More than $1.3 million awarded by NSF program to two early-career chemistry faculty

More than $1.3 million is being awarded to two Mississippi State chemistry assistant professors by a prestigious National Science Foundation program supporting early-career achievement.

Xin Cui and Colleen N. Scott are being honored with CAREER awards by the NSF’s Faculty Early Career Development Program, which recognizes outstanding faculty exhibiting potential as academic role models in research and education. The award also is given for leadership in advancement of departmental or organizational missions.

“The NSF-CAREER Award is the pinnacle achievement for junior faculty and today remains the single most prestigious and central pre-tenure goal, measure and validation of our research and education competitiveness,” said Dennis W. Smith Jr., MSU Department of Chemistry professor and head. The department is in MSU’s College of Arts and Sciences.

Xin Cui

Xin Cui

Cui’s proposal, “Ruthenium-Catalyzed Stereoselective and Site-selective Functionalization of Carbon-Hydrogen Bond,” is being funded with a five-year $650,000 NSF Division of Chemistry award.

This award will help develop new ways to access organic molecules and effective approaches to fill the long-standing gap in the chemistry of stereoselective carbon–hydrogen bond functionalization. Cui said the goal of synthetic organic chemistry is to improve quality of life, and he hopes to impact diverse groups of young generations.

“With pharmaceutically important and biologically active molecules as targets, our research investigates three-dimensional behavior of chemical transformations, which is key to stereoselective production of drug candidates and bioactive molecules,” said Cui, whose work could open practical and step-economic pathways to new optically active bi- and polycyclic molecules he said are “pharmaceutically and biologically important.”

An MSU faculty member since 2016, Cui’s team wants to improve chemistry education to attract and encourage young students who need help with chemistry coursework and want to pursue STEM degrees and careers. A specific focus is reaching students from underserved regions in Mississippi.

Using a “student-to-student” format, Cui said the goal of this outreach effort is to popularize modern organic chemistry concepts and familiarize youth with real-life applications, while also encouraging MSU and other university undergraduate students “to grow into experienced future educators.”

Cui currently partners with MSU chemistry, chemical engineering and geosciences students, the Office of Institutional Diversity and Inclusion, and the T.K. Martin Center for Technology and Disability, while also seeking alliances with organizations beyond the university.

A China native, Cui received his Ph.D. in 2008 and bachelor’s degree in 2003, both in chemistry, from the University of Science and Technology of China. In 2012, he completed a postdoctoral fellowship in chemistry at the University of South Florida in Tampa. He then became a USF research assistant professor before joining the faculty at Baruch College at City University of New York and serving until 2016.

Colleen N. Scott

Colleen N. Scott

Scott’s $675,000 CAREER award for “Design and Synthesis of Heterocyclic Aryldiamine Polymers: Towards a New Class of Processable and Electrochemically Stable Conducting Materials,” also is funded for five years by the NSF Division of Chemistry.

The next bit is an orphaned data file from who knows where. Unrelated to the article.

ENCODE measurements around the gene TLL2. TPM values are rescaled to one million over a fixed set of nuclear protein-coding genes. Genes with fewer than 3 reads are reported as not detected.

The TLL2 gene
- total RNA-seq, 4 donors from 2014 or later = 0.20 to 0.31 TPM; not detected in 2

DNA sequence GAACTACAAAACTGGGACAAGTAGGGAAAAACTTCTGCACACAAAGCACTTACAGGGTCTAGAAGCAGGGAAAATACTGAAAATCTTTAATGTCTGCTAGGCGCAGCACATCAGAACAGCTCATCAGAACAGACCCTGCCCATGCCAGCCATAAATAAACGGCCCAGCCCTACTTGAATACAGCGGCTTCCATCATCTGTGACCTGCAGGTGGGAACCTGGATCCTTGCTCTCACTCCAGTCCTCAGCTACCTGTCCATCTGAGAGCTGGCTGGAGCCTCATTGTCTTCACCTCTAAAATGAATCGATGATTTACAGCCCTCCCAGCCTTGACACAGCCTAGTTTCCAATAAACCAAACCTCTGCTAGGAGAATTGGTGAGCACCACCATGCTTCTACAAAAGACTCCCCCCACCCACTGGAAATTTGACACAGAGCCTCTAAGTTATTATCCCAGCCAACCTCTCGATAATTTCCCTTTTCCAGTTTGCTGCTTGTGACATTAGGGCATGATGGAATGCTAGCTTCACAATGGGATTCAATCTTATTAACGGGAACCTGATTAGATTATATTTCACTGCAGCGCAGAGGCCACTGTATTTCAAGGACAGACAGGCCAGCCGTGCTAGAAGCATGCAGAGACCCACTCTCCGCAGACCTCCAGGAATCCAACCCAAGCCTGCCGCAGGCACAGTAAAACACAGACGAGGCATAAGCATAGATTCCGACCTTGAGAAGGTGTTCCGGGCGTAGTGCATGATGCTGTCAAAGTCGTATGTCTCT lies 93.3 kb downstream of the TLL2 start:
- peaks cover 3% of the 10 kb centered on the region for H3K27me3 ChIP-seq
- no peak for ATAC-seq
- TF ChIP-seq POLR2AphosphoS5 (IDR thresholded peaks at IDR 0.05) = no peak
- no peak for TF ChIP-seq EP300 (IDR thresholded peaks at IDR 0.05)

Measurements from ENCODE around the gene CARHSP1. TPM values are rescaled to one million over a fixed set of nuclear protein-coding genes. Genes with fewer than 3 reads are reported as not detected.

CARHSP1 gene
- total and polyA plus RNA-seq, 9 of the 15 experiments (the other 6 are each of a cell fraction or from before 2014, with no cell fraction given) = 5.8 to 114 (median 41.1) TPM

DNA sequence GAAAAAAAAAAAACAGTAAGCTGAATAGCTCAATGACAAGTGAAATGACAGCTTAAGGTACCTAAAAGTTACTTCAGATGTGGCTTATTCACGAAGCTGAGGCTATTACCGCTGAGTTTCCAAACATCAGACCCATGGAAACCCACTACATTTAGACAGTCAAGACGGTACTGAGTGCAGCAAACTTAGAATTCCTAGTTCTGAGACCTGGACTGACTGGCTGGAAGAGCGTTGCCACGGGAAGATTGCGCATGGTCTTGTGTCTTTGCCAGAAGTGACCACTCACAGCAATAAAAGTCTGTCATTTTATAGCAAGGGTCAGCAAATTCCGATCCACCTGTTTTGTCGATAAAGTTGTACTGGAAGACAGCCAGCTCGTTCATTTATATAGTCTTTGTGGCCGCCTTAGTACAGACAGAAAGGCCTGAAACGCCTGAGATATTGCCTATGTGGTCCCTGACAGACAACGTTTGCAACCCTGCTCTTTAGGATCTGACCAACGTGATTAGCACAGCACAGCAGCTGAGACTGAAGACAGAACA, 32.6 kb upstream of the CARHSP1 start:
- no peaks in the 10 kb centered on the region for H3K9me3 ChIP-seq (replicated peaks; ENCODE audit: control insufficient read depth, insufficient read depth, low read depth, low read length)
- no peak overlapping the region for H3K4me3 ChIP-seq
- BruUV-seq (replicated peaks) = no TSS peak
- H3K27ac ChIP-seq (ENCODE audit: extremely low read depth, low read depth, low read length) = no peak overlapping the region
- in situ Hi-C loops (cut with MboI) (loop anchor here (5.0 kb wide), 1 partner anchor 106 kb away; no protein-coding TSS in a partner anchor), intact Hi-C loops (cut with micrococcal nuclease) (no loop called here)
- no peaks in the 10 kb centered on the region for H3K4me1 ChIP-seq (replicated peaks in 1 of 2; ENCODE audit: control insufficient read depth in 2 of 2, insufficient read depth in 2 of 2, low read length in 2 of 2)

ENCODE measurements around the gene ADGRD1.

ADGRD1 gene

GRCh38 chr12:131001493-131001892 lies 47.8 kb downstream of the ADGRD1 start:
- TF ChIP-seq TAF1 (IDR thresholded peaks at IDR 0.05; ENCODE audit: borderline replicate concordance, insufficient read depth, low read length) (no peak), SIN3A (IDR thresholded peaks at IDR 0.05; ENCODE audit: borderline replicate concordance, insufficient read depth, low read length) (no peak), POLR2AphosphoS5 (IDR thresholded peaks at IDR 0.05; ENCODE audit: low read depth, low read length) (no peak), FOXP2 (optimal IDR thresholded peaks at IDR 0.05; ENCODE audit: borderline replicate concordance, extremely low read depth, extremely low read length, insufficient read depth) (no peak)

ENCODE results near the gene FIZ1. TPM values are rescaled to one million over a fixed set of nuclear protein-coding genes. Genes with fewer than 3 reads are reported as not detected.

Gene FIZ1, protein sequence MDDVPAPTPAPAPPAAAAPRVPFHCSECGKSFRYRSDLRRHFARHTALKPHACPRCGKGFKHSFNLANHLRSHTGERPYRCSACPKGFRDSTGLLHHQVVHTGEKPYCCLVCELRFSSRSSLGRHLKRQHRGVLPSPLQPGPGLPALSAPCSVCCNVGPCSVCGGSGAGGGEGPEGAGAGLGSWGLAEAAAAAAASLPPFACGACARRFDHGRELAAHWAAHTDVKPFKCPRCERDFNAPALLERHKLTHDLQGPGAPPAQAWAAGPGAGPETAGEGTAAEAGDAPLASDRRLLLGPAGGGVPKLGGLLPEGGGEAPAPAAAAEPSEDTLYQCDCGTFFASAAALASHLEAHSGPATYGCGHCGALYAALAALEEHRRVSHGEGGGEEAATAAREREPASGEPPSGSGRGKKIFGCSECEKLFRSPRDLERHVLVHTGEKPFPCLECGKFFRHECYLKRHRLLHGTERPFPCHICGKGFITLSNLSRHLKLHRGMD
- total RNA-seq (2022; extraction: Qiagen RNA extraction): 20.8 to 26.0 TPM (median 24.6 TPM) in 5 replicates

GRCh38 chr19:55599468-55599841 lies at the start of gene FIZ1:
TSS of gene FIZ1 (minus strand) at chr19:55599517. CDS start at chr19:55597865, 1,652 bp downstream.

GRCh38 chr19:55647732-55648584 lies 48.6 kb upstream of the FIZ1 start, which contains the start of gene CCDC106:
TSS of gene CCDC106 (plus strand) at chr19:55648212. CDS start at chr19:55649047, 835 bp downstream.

“This award is a validation of my ideas and professional work, as well as a reward for patience, hard work and perseverance. I hope it will allow me to pursue my research ideas to develop materials to be used in all different areas of organic electronics such as sensors, organic magnets, electromagnetic interference shielding and electrochromic materials.”

Her research aims to extend the longevity of materials used in common, everyday devices such as TVs, cell phones and medical devices, among others. She said her success is fundamental to the advancement of technologies used to improve and promote human health, prosperity and welfare.

“I also hope to motivate and inspire young kids -- at risk of failing their primary education -- to persevere and not only finish, but also pursue a secondary education and become productive community citizens,” Scott said, noting she intends to use this award to provide learning opportunities to MSU students through research experiences and coursework.

Her current implementation of “Science with Dr. Scott” at Ms. Smith’s Educational Service in Starkville has integrated polymer chemistry activities for at-risk students into this K-12 learning environment, an after-school tutoring and alternative graduate services program.

“Such activities engage student curiosity, increase enthusiasm for science and motivation to continue their education, and ultimately create an informed citizenry excited about discovery and innovation,” she said.

A native of Kingston, Jamaica, Scott earned her Ph.D. from the University of Pittsburgh in 2005 and bachelor’s degree from Auburn University in 1998. She joined the MSU faculty in 2015.

Scott refers to work in her laboratory as “highly interdisciplinary,” exposing students and post-doctoral fellows to a wide variety of equipment and characterization techniques. The lab focuses on the design, synthesis and characterization of advanced organic materials, utilizing organic chemistry tools to create macromolecules with interesting properties and functions. These include sustainable thermoplastics, conducting plastics and chemistry/biological sensors. Her polymer research has a range of application from adhesives, coatings and industrial fabrics to structural components in the construction, biomedical and aerospace industries.

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Sarah Nicholas | College of Arts and Sciences

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